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How the defense budget falls short of strategic demands

USS Gerald R. Ford, a Naval aircraft carrier
The USS Gerald R. Ford, the first in a new class of U.S. aircraft carriers. Photo: Mass Communication Specialist 2nd Class Ridge Leoni / U.S. Navy via Getty Images

Secretary Mattis’s National Defense Strategy targets readiness, lethality and reforms to better counter great power competition from China and Russia. Yet President Trump’s budget calls for only a 2% annual increase in defense spending — enough to dig the Pentagon out of its current hole, but not enough to pursue the pivot envisioned in Mattis’s NDS or the rebuild touted by Trump on the campaign trail.

Here’s where some of those promises stand:

  • Grow the Army rapidly (the budget adds just 4,000 active duty soldiers)
  • Build a 350-ship Navy (now projected to take until the 2050s)
  • Increase the size of the combat Air Force (two active fighter squadrons will be established in 2019, but one Guard squadron will disbanded)

Although Mattis has said that the spending requests for 2018 and 2019 will restore the U.S. “to a position of primacy,” that remains an open question. The long-term growth projected of 2-3% per year, is a far cry from the 3-5% real annual growth he has previously called for to sustain the health of the force.

In fact, the Pentagon’s five-year budget plan shows inflation-only adjustments, with virtually zero real growth. The budget actually loses ground over time due to inflationgiven that CBO projects it will be 2% annually, so we may see negative real growth for the rest of Trump’s tenure.

Why it matters: Given the deteriorating international situation, the likely outlook for U.S. defense spending dims the prospects for Mattis’s long-term strategic goals — and for the military's ability to catch up after years of atrophy.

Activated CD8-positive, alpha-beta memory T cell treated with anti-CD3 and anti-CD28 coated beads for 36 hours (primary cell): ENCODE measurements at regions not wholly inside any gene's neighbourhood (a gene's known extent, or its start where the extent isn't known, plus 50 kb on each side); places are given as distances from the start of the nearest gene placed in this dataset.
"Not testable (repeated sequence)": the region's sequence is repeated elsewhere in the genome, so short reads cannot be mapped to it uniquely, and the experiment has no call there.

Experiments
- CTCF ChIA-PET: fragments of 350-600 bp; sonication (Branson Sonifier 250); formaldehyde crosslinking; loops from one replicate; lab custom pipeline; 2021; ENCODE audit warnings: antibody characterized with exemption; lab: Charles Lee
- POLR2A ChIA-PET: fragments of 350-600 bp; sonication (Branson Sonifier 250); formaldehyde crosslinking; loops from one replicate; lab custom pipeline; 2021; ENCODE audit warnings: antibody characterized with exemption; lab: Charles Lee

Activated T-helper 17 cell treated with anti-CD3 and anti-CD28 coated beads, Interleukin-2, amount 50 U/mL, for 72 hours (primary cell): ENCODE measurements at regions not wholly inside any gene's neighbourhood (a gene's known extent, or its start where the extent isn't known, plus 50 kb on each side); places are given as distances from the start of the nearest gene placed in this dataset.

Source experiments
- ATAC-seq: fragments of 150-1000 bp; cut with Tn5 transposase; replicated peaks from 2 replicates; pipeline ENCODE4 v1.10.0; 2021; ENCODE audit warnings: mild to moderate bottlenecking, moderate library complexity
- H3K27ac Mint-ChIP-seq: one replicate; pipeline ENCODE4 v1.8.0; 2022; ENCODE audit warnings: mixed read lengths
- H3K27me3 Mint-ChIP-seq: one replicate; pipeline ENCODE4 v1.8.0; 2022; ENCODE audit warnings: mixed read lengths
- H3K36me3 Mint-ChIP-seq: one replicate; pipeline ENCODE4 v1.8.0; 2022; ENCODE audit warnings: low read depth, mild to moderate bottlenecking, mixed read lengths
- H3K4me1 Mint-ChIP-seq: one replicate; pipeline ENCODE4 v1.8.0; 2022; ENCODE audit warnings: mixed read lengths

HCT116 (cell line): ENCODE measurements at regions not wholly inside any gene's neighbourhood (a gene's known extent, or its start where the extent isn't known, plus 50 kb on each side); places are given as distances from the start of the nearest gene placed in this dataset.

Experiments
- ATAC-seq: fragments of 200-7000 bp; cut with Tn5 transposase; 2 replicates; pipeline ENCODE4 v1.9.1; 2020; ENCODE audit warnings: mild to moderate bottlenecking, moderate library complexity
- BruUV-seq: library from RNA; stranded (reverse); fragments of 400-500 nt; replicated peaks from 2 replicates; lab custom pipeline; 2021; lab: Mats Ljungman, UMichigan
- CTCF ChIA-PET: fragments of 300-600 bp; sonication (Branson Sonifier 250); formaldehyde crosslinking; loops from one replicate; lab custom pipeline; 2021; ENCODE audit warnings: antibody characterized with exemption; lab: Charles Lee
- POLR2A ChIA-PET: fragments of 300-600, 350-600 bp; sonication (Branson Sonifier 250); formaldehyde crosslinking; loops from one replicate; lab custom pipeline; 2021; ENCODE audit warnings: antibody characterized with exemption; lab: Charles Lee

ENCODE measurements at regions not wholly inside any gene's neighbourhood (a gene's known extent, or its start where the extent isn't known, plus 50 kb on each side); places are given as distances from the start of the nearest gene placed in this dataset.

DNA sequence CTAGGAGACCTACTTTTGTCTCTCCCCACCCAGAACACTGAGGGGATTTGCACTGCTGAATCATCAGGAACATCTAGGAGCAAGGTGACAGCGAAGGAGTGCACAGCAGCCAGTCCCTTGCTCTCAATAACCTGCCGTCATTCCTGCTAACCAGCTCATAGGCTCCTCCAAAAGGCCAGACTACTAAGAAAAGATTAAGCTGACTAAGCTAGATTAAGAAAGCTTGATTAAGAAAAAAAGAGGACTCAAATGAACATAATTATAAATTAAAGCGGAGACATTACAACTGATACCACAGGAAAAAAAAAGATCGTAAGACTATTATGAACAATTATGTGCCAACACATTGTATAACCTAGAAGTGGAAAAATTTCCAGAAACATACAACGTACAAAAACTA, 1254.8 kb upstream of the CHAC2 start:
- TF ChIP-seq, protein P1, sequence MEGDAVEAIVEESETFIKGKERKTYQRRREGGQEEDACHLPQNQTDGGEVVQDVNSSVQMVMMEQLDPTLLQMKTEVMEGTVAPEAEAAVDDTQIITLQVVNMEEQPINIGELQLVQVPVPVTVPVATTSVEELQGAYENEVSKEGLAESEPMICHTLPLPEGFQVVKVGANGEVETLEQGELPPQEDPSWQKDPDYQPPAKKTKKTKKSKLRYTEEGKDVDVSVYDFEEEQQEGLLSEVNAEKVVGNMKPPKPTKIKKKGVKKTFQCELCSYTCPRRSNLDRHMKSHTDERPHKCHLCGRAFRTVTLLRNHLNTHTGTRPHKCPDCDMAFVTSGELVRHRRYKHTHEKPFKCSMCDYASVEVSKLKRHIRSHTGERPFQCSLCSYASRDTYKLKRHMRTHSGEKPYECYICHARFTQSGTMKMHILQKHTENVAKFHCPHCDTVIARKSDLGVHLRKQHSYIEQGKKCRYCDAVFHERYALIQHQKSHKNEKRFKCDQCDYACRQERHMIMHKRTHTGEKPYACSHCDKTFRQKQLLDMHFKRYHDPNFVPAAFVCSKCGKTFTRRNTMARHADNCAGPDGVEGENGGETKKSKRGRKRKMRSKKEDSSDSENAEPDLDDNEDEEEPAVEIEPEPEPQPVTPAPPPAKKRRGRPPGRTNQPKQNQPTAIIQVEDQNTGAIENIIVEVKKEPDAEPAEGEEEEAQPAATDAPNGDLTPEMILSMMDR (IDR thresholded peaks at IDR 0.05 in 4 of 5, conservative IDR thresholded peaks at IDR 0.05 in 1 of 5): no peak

Mackenzie Eaglen is a resident fellow in the Marilyn Ware Center for Security Studies at the American Enterprise Institute.

Khorri Atkinson 2 hours ago
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Gen Z's next battleground: lowering the voting age

Students walking out on the 19th anniversary of Columbine
Tens of thousands participate in the March for Our Lives Rally. Photo: Andrew Lichtenstein/Corbis via Getty Images

Washington, D.C. is on the verge of becoming the first major U.S. city to allow people as young as 16 to vote in local and federal elections, including for president — under a proposal that has gotten support from a majority of the District’s council and the mayor.

Why it matters: Lowering the voting age to 16 from 18 is a direct attempt to capitalize on the post-millennial generation’s brewing political activism and power that have been radically heightened by the country’s increasingly polarized climate.

Michael Sykes 2 hours ago
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Juiciest excerpts from new book on Hillary Clinton campaign

Hillary Clinton
Hillary Clinton making her concession speech. Photo: Jewel Samad/AFP via Getty Images

Amy Chozik's new book "Chasing Hillary" is already making news around town with new details about Hillary Clinton's campaign falling under the microscope in the days before its release.

Quote"I knew it. I knew this would happen to me ... They were never going to let me be president."
— Hillary Clinton, per a quote from the book.